How to use plugs from South Africa in Trinidad & Tobago
Plugs, sockets, adapters and other information needed for travelling from South Africa to Trinidad & Tobago in this page. If you want a report for other countries, re-start the wizard to find to electric adapters for your trip here.
Quick Chart at-a-glance
|South Africa||Trinidad & Tobago|
|Plugs Type:||M.||A, B.|
If you are electrical savvy, perhaps the previous chart is all you need. If this is not the case, you can continue reading and discover what the chart is saying!
Plugs and Sockets at each country
In South Africa the following plugs are used: (includes Pretoria, Cape Town, Johannesburg, Durban, Stellenbosch, Port Elizabeth, Maseru.)
|Plug Type M|
|Outlet Type M|
... and in Trinidad & Tobago you will use: (includes Port of Spain, Castara, Scarborough, Charlotteville, Speyside, Buccoo, Grande Riviere.)
|Plug Type A||Plug Type B|
|Outlet Type A||Outlet Type B|
Take care: Trinidad & Tobago uses lower voltage than South Africa
Your electric devices from South Africa will be expecting 220 Volts, but Trinidad & Tobago grid is of 115 Volts, this is a substantial difference that requires you to take some extra steps in preparation to your trip:
On the positive side, nowadays many devices will switch automatically to the network voltage and they will work just fine, i.e. mobile phone chargers are typically multi-voltage (but please, do actually check your own). It is important that you pay attention to your device's voltage. Connecting electronics to the wrong voltage, in the luckiest of the cases, the device will break or stop working temporarily; but please don't take this lightly, in the worst of the cases electrocution and fire hazards are a real possibility.
An automatic power supply suitable from 100 Volts to 240 Volts.
High-power devices don't usually handle different voltages due to the high-currents involved i.e. anything that its main purpose involves generating heat (or cold) like hair driers, baby bottle warmers, kettles, etc. On the contrary, modern low-power devices are likely to auto-detect and auto-adapt to different voltages i.e. usb chargers, laptop chargers, etc.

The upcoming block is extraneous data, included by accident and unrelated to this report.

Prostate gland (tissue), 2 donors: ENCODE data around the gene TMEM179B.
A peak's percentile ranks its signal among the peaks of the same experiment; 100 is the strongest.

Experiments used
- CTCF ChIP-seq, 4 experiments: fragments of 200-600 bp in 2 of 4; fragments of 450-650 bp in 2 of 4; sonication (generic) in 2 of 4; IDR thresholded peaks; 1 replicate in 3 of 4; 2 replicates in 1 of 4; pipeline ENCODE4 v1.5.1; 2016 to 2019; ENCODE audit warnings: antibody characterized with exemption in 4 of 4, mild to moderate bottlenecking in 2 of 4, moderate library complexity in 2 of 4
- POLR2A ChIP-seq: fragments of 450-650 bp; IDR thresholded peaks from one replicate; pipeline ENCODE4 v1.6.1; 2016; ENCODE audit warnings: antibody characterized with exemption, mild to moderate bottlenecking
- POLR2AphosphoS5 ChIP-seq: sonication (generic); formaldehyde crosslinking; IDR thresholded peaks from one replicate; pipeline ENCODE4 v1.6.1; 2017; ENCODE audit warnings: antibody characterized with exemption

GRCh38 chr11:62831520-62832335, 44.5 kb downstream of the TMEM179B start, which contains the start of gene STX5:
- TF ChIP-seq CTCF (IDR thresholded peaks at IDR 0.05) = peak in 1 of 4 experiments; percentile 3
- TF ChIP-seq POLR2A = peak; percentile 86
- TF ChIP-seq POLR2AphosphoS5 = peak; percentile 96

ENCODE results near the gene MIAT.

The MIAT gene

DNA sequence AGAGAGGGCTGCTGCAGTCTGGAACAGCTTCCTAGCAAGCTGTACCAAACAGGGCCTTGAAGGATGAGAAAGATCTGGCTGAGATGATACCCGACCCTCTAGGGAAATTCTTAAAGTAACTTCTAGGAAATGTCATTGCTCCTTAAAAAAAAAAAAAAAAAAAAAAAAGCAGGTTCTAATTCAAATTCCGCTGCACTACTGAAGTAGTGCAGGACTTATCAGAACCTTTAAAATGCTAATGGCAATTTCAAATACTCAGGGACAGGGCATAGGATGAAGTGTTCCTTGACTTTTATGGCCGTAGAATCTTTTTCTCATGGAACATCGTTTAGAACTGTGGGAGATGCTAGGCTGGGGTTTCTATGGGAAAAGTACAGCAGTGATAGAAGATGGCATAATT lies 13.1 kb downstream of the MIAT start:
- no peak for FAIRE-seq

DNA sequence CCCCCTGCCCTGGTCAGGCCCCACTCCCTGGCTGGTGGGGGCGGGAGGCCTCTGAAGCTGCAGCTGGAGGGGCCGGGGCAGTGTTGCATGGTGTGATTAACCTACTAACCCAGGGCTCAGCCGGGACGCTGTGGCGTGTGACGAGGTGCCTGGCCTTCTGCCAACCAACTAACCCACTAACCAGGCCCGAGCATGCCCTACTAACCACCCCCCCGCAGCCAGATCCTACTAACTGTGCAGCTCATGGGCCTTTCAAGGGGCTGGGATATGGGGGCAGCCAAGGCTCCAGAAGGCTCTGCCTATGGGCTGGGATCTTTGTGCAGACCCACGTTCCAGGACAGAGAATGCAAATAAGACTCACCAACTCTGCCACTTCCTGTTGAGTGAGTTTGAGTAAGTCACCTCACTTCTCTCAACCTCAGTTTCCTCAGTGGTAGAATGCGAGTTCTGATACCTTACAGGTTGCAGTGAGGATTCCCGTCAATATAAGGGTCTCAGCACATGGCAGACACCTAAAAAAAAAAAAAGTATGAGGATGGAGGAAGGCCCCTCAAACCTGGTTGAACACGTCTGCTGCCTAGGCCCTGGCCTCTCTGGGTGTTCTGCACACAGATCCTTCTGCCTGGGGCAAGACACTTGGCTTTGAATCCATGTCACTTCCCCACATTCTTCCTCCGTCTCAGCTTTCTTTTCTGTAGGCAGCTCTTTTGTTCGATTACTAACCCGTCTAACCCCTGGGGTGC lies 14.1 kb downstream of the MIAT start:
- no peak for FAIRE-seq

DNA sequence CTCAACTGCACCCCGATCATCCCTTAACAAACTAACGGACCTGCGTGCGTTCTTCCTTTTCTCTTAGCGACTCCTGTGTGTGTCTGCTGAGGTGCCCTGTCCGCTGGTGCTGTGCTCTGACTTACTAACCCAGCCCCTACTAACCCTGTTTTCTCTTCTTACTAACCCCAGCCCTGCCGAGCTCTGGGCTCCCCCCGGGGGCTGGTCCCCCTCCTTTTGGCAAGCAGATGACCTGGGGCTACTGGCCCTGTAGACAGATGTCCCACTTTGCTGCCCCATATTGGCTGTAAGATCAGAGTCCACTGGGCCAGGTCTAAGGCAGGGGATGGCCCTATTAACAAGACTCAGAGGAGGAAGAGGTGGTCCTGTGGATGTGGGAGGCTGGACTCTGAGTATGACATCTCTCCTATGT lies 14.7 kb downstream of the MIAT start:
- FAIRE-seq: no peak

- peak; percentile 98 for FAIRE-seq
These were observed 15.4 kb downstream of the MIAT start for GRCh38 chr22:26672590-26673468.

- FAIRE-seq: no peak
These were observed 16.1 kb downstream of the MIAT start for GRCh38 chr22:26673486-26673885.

A hair-dryer can consume up to 2000 Watts, like the one in the picture above, due to the high power they usually work in one voltage system; this one is suitable for 220-240 Volts systems.
You will need a step up voltage converter a device that can be plugged to 115 volts and it provides an outlet with 220 volts for your South Africa' device. You will need to pay attention to the maximum power output of the converter and the maximum power consumption of the device.
Different plug systems
Sorry, none of the plugs used in both countries are common. You will definitelly need plug adapters, please continue reading for more information.
Lists of adapters you can use in your travel:
This adapter allows you to use plugs type: A, B, C, D, E, F, G, H, I, J, K, L, M, N into outlets type: B.
This adapter allows you to use plugs type: C, D, E, F, G, M into outlets type: A, B.
This adapter is probably illegal in some countries, we put it here for educational purposes; it does not have earth connection but it allows earthed plugs to be connected to it. It has no finger-terminal protection. Try to go for a more expensive and safer alternative.
Adapters you can buy
You can buy the following multi-purpose adapters from Amazon. Please also take a look at the recommended gadgets for your trip.
GoPro HERO8 Black — Waterproof Action Camera with Touch Screen 4K Ultra HD Video 12MP Photos 1080p Live Streaming Stabilization
No equal Hertz
This is not a big issue. Unless you are using an electric alarm clock or some motors when speed is an issue. Explanation: Some alarm clocks uses the frequency of electricity network to measure time. So, time shifts could be experimented. Almost every home electronic device works perfectly with different Hertz.
Finally, by the way ...